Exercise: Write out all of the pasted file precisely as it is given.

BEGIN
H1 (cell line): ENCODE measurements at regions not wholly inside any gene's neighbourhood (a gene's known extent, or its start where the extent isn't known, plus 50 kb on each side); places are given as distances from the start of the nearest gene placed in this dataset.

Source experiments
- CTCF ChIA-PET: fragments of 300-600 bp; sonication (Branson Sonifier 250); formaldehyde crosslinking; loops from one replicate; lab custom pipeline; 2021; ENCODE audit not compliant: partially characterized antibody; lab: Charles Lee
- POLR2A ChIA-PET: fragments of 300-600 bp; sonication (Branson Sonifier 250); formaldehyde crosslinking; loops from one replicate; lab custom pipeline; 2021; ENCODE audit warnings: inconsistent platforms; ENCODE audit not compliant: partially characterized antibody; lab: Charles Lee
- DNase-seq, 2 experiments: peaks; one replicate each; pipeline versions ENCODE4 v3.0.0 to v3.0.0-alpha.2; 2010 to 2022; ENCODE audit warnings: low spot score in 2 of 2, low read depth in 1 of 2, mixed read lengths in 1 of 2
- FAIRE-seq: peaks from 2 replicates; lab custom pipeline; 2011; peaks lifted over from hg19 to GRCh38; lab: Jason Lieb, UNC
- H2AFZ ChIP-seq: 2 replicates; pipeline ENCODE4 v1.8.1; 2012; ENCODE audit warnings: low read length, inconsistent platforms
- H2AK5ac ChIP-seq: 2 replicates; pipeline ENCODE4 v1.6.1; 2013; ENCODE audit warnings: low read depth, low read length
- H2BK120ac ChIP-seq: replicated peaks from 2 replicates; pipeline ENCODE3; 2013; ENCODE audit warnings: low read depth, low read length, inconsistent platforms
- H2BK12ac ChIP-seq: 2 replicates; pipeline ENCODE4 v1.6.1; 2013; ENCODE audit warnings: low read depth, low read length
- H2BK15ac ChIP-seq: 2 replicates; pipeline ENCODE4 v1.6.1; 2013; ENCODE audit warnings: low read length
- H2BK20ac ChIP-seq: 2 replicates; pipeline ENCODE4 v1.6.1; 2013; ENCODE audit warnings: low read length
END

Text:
H1 (cell line): ENCODE measurements at regions not wholly inside any gene's neighbourhood (a gene's known extent, or its start where the extent isn't known, plus 50 kb on each side); places are given as distances from the start of the nearest gene placed in this dataset.

Source experiments
- CTCF ChIA-PET: fragments of 300-600 bp; sonication (Branson Sonifier 250); formaldehyde crosslinking; loops from one replicate; lab custom pipeline; 2021; ENCODE audit not compliant: partially characterized antibody; lab: Charles Lee
- POLR2A ChIA-PET: fragments of 300-600 bp; sonication (Branson Sonifier 250); formaldehyde crosslinking; loops from one replicate; lab custom pipeline; 2021; ENCODE audit warnings: inconsistent platforms; ENCODE audit not compliant: partially characterized antibody; lab: Charles Lee
- DNase-seq, 2 experiments: peaks; one replicate each; pipeline versions ENCODE4 v3.0.0 to v3.0.0-alpha.2; 2010 to 2022; ENCODE audit warnings: low spot score in 2 of 2, low read depth in 1 of 2, mixed read lengths in 1 of 2
- FAIRE-seq: peaks from 2 replicates; lab custom pipeline; 2011; peaks lifted over from hg19 to GRCh38; lab: Jason Lieb, UNC
- H2AFZ ChIP-seq: 2 replicates; pipeline ENCODE4 v1.8.1; 2012; ENCODE audit warnings: low read length, inconsistent platforms
- H2AK5ac ChIP-seq: 2 replicates; pipeline ENCODE4 v1.6.1; 2013; ENCODE audit warnings: low read depth, low read length
- H2BK120ac ChIP-seq: replicated peaks from 2 replicates; pipeline ENCODE3; 2013; ENCODE audit warnings: low read depth, low read length, inconsistent platforms
- H2BK12ac ChIP-seq: 2 replicates; pipeline ENCODE4 v1.6.1; 2013; ENCODE audit warnings: low read depth, low read length
- H2BK15ac ChIP-seq: 2 replicates; pipeline ENCODE4 v1.6.1; 2013; ENCODE audit warnings: low read length
- H2BK20ac ChIP-seq: 2 replicates; pipeline ENCODE4 v1.6.1; 2013; ENCODE audit warnings: low read length